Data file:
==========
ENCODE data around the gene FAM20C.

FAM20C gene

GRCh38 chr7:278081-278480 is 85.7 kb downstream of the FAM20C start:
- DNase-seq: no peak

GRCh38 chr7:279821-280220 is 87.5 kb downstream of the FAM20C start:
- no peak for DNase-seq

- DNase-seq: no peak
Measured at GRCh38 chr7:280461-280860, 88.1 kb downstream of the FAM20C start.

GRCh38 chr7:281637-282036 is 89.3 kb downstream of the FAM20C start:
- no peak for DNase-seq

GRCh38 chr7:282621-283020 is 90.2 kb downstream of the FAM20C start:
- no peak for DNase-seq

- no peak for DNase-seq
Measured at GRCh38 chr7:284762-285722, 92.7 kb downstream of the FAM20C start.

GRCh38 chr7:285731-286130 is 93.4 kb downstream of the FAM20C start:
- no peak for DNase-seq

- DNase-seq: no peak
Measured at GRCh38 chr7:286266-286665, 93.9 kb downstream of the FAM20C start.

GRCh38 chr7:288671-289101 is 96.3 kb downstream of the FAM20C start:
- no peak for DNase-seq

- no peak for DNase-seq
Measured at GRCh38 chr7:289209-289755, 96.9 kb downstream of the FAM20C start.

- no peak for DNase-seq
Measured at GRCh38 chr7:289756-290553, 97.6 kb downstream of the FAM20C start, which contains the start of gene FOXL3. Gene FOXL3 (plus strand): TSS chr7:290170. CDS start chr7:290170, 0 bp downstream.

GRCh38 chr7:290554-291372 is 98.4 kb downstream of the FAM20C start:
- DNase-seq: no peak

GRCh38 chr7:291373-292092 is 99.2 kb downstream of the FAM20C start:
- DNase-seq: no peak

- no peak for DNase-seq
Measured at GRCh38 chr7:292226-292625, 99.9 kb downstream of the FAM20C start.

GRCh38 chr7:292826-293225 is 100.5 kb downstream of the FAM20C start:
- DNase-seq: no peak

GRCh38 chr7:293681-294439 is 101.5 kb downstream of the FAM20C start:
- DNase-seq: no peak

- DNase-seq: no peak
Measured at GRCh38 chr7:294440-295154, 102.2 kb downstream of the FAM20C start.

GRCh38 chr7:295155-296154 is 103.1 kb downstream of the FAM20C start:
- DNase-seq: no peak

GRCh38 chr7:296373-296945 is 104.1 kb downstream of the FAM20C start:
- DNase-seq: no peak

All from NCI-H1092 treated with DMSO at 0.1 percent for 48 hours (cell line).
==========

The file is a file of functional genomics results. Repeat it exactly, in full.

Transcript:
ENCODE data around the gene FAM20C.

FAM20C gene

GRCh38 chr7:278081-278480 is 85.7 kb downstream of the FAM20C start:
- DNase-seq: no peak

GRCh38 chr7:279821-280220 is 87.5 kb downstream of the FAM20C start:
- no peak for DNase-seq

- DNase-seq: no peak
Measured at GRCh38 chr7:280461-280860, 88.1 kb downstream of the FAM20C start.

GRCh38 chr7:281637-282036 is 89.3 kb downstream of the FAM20C start:
- no peak for DNase-seq

GRCh38 chr7:282621-283020 is 90.2 kb downstream of the FAM20C start:
- no peak for DNase-seq

- no peak for DNase-seq
Measured at GRCh38 chr7:284762-285722, 92.7 kb downstream of the FAM20C start.

GRCh38 chr7:285731-286130 is 93.4 kb downstream of the FAM20C start:
- no peak for DNase-seq

- DNase-seq: no peak
Measured at GRCh38 chr7:286266-286665, 93.9 kb downstream of the FAM20C start.

GRCh38 chr7:288671-289101 is 96.3 kb downstream of the FAM20C start:
- no peak for DNase-seq

- no peak for DNase-seq
Measured at GRCh38 chr7:289209-289755, 96.9 kb downstream of the FAM20C start.

- no peak for DNase-seq
Measured at GRCh38 chr7:289756-290553, 97.6 kb downstream of the FAM20C start, which contains the start of gene FOXL3. Gene FOXL3 (plus strand): TSS chr7:290170. CDS start chr7:290170, 0 bp downstream.

GRCh38 chr7:290554-291372 is 98.4 kb downstream of the FAM20C start:
- DNase-seq: no peak

GRCh38 chr7:291373-292092 is 99.2 kb downstream of the FAM20C start:
- DNase-seq: no peak

- no peak for DNase-seq
Measured at GRCh38 chr7:292226-292625, 99.9 kb downstream of the FAM20C start.

GRCh38 chr7:292826-293225 is 100.5 kb downstream of the FAM20C start:
- DNase-seq: no peak

GRCh38 chr7:293681-294439 is 101.5 kb downstream of the FAM20C start:
- DNase-seq: no peak

- DNase-seq: no peak
Measured at GRCh38 chr7:294440-295154, 102.2 kb downstream of the FAM20C start.

GRCh38 chr7:295155-296154 is 103.1 kb downstream of the FAM20C start:
- DNase-seq: no peak

GRCh38 chr7:296373-296945 is 104.1 kb downstream of the FAM20C start:
- DNase-seq: no peak

All from NCI-H1092 treated with DMSO at 0.1 percent for 48 hours (cell line).